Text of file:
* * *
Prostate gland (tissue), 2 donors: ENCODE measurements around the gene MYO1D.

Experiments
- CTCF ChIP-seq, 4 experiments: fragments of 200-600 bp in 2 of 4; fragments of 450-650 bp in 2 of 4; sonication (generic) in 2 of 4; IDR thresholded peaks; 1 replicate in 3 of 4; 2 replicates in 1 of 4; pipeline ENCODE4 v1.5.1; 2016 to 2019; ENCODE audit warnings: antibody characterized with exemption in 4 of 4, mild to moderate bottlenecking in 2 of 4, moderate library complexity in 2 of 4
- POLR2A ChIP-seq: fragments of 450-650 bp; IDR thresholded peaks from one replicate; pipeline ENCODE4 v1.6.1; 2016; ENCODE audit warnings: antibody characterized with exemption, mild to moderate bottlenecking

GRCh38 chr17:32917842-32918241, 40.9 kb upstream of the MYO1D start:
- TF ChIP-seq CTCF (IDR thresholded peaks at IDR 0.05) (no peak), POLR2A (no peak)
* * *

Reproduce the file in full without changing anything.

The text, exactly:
Prostate gland (tissue), 2 donors: ENCODE measurements around the gene MYO1D.

Experiments
- CTCF ChIP-seq, 4 experiments: fragments of 200-600 bp in 2 of 4; fragments of 450-650 bp in 2 of 4; sonication (generic) in 2 of 4; IDR thresholded peaks; 1 replicate in 3 of 4; 2 replicates in 1 of 4; pipeline ENCODE4 v1.5.1; 2016 to 2019; ENCODE audit warnings: antibody characterized with exemption in 4 of 4, mild to moderate bottlenecking in 2 of 4, moderate library complexity in 2 of 4
- POLR2A ChIP-seq: fragments of 450-650 bp; IDR thresholded peaks from one replicate; pipeline ENCODE4 v1.6.1; 2016; ENCODE audit warnings: antibody characterized with exemption, mild to moderate bottlenecking

GRCh38 chr17:32917842-32918241, 40.9 kb upstream of the MYO1D start:
- TF ChIP-seq CTCF (IDR thresholded peaks at IDR 0.05) (no peak), POLR2A (no peak)